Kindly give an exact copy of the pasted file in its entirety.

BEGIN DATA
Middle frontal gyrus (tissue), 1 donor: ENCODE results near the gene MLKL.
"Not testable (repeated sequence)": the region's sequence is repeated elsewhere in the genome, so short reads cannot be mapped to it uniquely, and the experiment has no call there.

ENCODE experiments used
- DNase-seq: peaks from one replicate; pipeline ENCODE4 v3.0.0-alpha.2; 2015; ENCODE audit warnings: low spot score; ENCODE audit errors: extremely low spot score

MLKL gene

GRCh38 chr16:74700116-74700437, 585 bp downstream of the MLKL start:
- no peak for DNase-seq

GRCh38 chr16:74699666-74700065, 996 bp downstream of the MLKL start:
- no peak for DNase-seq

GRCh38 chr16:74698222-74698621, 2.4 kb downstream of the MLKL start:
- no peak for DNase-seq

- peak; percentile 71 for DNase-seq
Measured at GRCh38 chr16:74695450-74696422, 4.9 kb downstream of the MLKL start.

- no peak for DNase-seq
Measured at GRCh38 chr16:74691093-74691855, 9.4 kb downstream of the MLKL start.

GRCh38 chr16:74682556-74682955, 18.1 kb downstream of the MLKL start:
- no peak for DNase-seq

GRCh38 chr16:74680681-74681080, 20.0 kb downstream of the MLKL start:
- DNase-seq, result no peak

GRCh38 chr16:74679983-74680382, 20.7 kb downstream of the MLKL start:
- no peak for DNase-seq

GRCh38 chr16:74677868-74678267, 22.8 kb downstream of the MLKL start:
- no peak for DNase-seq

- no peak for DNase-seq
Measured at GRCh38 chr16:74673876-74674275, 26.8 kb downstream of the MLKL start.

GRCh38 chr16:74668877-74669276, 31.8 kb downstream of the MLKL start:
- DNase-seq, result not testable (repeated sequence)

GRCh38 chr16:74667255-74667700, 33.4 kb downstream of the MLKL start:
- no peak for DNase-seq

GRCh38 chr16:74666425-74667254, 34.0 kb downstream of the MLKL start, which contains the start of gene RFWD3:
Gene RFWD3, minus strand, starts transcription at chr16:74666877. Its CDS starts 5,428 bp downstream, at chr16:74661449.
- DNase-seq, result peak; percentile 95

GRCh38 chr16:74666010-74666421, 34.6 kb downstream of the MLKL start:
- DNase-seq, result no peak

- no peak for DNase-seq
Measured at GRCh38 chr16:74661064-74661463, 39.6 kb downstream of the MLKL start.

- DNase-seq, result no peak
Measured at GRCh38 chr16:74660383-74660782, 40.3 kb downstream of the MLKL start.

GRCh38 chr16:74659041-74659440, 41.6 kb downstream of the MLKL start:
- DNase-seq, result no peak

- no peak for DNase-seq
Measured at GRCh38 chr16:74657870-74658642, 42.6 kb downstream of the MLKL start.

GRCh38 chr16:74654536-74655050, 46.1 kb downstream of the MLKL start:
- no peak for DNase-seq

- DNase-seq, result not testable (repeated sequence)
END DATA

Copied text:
Middle frontal gyrus (tissue), 1 donor: ENCODE results near the gene MLKL.
"Not testable (repeated sequence)": the region's sequence is repeated elsewhere in the genome, so short reads cannot be mapped to it uniquely, and the experiment has no call there.

ENCODE experiments used
- DNase-seq: peaks from one replicate; pipeline ENCODE4 v3.0.0-alpha.2; 2015; ENCODE audit warnings: low spot score; ENCODE audit errors: extremely low spot score

MLKL gene

GRCh38 chr16:74700116-74700437, 585 bp downstream of the MLKL start:
- no peak for DNase-seq

GRCh38 chr16:74699666-74700065, 996 bp downstream of the MLKL start:
- no peak for DNase-seq

GRCh38 chr16:74698222-74698621, 2.4 kb downstream of the MLKL start:
- no peak for DNase-seq

- peak; percentile 71 for DNase-seq
Measured at GRCh38 chr16:74695450-74696422, 4.9 kb downstream of the MLKL start.

- no peak for DNase-seq
Measured at GRCh38 chr16:74691093-74691855, 9.4 kb downstream of the MLKL start.

GRCh38 chr16:74682556-74682955, 18.1 kb downstream of the MLKL start:
- no peak for DNase-seq

GRCh38 chr16:74680681-74681080, 20.0 kb downstream of the MLKL start:
- DNase-seq, result no peak

GRCh38 chr16:74679983-74680382, 20.7 kb downstream of the MLKL start:
- no peak for DNase-seq

GRCh38 chr16:74677868-74678267, 22.8 kb downstream of the MLKL start:
- no peak for DNase-seq

- no peak for DNase-seq
Measured at GRCh38 chr16:74673876-74674275, 26.8 kb downstream of the MLKL start.

GRCh38 chr16:74668877-74669276, 31.8 kb downstream of the MLKL start:
- DNase-seq, result not testable (repeated sequence)

GRCh38 chr16:74667255-74667700, 33.4 kb downstream of the MLKL start:
- no peak for DNase-seq

GRCh38 chr16:74666425-74667254, 34.0 kb downstream of the MLKL start, which contains the start of gene RFWD3:
Gene RFWD3, minus strand, starts transcription at chr16:74666877. Its CDS starts 5,428 bp downstream, at chr16:74661449.
- DNase-seq, result peak; percentile 95

GRCh38 chr16:74666010-74666421, 34.6 kb downstream of the MLKL start:
- DNase-seq, result no peak

- no peak for DNase-seq
Measured at GRCh38 chr16:74661064-74661463, 39.6 kb downstream of the MLKL start.

- DNase-seq, result no peak
Measured at GRCh38 chr16:74660383-74660782, 40.3 kb downstream of the MLKL start.

GRCh38 chr16:74659041-74659440, 41.6 kb downstream of the MLKL start:
- DNase-seq, result no peak

- no peak for DNase-seq
Measured at GRCh38 chr16:74657870-74658642, 42.6 kb downstream of the MLKL start.

GRCh38 chr16:74654536-74655050, 46.1 kb downstream of the MLKL start:
- no peak for DNase-seq

- DNase-seq, result not testable (repeated sequence)